CAMDEN, New Jersey (WPVI) -- Crumbling roofs and boarded up doors are a common eyesore on neighborhood blocks in Camden.
"It makes the street look bad, it just gets filthy sometimes," said Ashley Cream, who lives next to an abandoned home.
Artist Erik James Montgomery knows beautifying the city starts with giving hope to the people next door.
"That's the great thing about photography where I can show how beautiful the city is by the portraits that were taken," said Montgomery.
His goal was to take 100 photographs and print them on vinyl posters.
Each person he featured finished the sentence "Camden is." Block by block, the faces are starting to cover blighted homes.
"They are sort of a band-aid solution, but they also help to bring attention and awareness and to beautify neighborhoods in the interim," said Meishka Mitchell, vice president of Coopers Ferry Partnership.
It's part of a project called "A New View Camden," which is using art to combat blight. It was supposed to be done last spring.
COVID-19 put that on hold, but the city saw a need to push it forward again.
"More than ever, people need to see the positivity, people need encouragement, people need something to look forward to," said Mitchell.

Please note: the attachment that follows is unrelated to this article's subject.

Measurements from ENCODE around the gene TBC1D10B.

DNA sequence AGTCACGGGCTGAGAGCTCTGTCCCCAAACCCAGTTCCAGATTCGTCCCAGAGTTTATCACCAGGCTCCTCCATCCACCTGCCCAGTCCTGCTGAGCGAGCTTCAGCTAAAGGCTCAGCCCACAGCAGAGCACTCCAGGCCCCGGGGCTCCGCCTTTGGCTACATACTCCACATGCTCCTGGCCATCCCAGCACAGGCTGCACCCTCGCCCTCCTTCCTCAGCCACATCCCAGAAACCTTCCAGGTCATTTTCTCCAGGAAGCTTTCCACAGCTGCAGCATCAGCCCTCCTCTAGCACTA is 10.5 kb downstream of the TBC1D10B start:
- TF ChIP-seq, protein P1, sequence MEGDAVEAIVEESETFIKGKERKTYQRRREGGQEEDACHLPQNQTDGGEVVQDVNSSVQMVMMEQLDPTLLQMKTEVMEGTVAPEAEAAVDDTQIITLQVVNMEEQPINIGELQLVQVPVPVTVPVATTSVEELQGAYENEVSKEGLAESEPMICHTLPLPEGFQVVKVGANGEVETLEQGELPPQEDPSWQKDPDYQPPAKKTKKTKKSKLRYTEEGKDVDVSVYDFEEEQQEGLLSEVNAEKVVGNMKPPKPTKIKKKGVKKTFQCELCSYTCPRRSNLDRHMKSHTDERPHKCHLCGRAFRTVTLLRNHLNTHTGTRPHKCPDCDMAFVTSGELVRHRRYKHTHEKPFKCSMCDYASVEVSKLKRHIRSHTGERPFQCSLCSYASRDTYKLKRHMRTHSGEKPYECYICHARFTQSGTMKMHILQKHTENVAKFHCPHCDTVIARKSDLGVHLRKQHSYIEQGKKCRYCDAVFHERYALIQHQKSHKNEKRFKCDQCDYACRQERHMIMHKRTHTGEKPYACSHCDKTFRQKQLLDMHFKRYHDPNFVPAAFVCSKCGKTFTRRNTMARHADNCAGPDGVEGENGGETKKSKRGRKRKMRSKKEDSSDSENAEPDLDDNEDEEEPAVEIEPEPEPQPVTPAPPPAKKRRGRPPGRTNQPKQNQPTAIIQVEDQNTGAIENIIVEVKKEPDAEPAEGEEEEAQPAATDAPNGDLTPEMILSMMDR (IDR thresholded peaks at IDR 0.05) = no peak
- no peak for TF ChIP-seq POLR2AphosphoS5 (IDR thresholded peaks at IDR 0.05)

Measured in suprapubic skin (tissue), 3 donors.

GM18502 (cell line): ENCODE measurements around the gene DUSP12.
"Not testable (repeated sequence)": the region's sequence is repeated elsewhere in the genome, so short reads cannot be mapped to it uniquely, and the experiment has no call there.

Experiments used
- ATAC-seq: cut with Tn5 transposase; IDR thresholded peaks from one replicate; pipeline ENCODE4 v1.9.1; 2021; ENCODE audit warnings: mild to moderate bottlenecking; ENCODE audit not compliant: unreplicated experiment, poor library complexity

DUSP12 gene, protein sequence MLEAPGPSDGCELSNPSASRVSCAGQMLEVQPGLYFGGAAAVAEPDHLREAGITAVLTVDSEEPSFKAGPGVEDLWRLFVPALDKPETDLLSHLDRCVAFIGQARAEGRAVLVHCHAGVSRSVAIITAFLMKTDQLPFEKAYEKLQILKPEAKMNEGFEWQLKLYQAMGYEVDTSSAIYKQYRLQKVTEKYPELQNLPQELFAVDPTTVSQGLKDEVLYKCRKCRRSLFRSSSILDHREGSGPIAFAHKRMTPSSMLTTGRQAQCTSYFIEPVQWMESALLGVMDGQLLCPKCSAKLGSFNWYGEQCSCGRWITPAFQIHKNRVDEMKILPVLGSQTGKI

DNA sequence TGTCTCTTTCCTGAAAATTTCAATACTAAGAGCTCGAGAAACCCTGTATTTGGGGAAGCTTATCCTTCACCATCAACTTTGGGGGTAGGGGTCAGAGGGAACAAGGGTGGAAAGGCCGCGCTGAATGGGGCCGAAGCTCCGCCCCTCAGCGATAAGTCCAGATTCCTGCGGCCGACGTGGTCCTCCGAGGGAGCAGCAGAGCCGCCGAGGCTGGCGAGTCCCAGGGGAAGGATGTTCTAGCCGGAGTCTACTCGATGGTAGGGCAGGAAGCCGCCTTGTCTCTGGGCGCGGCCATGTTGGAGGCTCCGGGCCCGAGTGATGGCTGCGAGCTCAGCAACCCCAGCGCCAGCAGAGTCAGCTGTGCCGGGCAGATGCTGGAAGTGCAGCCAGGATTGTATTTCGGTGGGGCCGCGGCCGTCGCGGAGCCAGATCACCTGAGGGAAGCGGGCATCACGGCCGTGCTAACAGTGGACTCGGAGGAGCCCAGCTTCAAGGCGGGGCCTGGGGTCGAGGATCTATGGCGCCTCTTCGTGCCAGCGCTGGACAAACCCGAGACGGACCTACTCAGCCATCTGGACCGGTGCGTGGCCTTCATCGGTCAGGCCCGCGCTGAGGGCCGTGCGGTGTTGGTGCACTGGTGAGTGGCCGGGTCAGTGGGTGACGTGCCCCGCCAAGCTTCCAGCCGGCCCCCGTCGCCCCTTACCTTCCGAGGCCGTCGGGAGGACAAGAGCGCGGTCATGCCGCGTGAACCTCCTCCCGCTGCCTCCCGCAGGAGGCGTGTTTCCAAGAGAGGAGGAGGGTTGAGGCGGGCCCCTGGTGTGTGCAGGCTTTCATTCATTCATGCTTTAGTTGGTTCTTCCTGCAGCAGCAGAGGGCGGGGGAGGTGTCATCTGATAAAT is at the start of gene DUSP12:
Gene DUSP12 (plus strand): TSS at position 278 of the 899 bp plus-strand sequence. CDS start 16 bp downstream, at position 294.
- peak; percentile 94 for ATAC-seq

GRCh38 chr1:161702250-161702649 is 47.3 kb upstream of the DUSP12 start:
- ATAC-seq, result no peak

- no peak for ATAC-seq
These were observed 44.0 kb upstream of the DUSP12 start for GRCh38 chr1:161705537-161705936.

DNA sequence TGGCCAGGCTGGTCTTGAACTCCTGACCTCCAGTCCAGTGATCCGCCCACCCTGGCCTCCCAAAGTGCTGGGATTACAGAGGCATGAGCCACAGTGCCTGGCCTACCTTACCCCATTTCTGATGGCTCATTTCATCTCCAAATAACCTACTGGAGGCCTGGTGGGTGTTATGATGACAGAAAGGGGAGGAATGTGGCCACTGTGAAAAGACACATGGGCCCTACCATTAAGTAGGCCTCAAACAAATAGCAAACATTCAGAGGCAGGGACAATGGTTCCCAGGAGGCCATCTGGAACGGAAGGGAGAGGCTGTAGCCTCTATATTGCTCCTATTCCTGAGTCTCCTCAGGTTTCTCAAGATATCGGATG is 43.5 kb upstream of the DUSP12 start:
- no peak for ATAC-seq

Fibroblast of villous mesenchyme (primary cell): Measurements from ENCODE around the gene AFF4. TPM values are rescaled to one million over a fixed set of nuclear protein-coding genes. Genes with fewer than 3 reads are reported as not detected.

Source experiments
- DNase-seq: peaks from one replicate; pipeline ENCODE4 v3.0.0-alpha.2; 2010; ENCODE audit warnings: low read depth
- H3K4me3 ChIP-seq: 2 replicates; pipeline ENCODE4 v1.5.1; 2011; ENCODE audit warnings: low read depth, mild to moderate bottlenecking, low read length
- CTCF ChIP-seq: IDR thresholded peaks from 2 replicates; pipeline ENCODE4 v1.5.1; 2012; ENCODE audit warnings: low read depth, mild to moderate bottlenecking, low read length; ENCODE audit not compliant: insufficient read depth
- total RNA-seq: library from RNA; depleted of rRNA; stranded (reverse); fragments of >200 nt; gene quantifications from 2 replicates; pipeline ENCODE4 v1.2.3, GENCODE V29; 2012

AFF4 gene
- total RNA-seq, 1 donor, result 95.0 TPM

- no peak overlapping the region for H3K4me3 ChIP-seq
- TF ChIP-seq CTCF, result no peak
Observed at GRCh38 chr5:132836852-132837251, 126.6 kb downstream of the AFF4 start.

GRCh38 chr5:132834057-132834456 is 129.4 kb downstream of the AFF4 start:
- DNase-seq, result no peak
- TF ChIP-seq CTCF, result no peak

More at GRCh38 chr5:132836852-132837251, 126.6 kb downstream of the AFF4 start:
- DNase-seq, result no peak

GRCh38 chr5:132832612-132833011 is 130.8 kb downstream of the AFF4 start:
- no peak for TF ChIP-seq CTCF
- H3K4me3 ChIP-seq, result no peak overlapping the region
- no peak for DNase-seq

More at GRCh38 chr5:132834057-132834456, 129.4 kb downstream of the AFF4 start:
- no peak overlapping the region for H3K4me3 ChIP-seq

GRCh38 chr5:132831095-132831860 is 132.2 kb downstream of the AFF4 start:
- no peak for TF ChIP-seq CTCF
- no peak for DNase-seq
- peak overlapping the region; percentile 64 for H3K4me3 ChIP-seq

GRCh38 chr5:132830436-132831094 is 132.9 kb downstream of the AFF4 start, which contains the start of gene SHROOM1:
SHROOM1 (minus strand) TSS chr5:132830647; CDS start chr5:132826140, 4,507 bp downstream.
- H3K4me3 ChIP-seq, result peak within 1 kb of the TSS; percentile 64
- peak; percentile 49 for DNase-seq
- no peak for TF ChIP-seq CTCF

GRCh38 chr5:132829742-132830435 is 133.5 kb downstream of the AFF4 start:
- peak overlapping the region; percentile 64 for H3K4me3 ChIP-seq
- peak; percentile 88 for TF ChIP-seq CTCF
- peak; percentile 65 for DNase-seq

All of the abandoned homes chosen for this project are right next to abandoned lots. That's on purpose because the next step for "A New View" is to turn those spaces into public art, as well to combat illegal dumping.
That phase is supposed to be completed in April 2021.
"When people see that artwork is being created in their city, it shows that the city matters," said Montgomery.
For neighbors like Jesus Rosado, it is a sign of hope.
"It will help people just recognize that there are people out there to help us," he said.
Camden project uses public art to fight blight
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